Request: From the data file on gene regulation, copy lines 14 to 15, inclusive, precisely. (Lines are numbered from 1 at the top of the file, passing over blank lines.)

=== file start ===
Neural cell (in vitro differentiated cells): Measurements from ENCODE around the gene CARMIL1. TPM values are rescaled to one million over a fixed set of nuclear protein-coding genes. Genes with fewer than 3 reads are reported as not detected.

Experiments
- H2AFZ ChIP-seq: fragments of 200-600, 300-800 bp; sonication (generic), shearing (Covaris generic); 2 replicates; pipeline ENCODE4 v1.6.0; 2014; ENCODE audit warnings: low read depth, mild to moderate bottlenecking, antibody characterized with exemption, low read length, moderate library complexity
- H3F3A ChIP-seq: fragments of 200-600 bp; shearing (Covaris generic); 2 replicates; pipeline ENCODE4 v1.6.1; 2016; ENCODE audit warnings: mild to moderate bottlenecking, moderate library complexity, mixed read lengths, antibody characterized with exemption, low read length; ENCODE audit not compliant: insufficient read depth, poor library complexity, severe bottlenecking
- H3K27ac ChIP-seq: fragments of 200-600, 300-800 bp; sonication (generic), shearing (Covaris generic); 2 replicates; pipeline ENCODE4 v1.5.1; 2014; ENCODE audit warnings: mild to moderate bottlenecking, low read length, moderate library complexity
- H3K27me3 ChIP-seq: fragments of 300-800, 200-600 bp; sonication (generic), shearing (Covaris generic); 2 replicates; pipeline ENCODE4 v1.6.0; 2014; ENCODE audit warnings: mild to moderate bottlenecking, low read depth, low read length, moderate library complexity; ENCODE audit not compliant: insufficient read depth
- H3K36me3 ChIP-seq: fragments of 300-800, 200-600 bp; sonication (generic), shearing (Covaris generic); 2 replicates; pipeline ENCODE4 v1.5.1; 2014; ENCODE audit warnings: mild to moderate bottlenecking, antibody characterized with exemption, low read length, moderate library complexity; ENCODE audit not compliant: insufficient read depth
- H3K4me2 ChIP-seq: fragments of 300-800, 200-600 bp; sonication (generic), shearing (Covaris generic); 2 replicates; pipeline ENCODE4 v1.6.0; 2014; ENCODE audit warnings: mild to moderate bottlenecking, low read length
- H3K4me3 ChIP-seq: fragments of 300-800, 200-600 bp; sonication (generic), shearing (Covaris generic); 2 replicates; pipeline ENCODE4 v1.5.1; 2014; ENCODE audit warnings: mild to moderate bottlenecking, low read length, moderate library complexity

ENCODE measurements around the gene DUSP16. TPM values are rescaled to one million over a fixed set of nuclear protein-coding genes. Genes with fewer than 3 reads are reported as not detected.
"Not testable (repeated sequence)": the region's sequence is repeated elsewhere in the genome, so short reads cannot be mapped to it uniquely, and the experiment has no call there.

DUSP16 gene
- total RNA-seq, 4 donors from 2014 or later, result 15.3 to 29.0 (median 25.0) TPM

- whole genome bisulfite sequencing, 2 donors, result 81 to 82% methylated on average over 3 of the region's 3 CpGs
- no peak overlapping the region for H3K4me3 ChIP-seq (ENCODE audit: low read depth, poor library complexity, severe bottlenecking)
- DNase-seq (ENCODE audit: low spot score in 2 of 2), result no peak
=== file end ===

- whole genome bisulfite sequencing, 2 donors, result 81 to 82% methylated on average over 3 of the region's 3 CpGs
- no peak overlapping the region for H3K4me3 ChIP-seq (ENCODE audit: low read depth, poor library complexity, severe bottlenecking)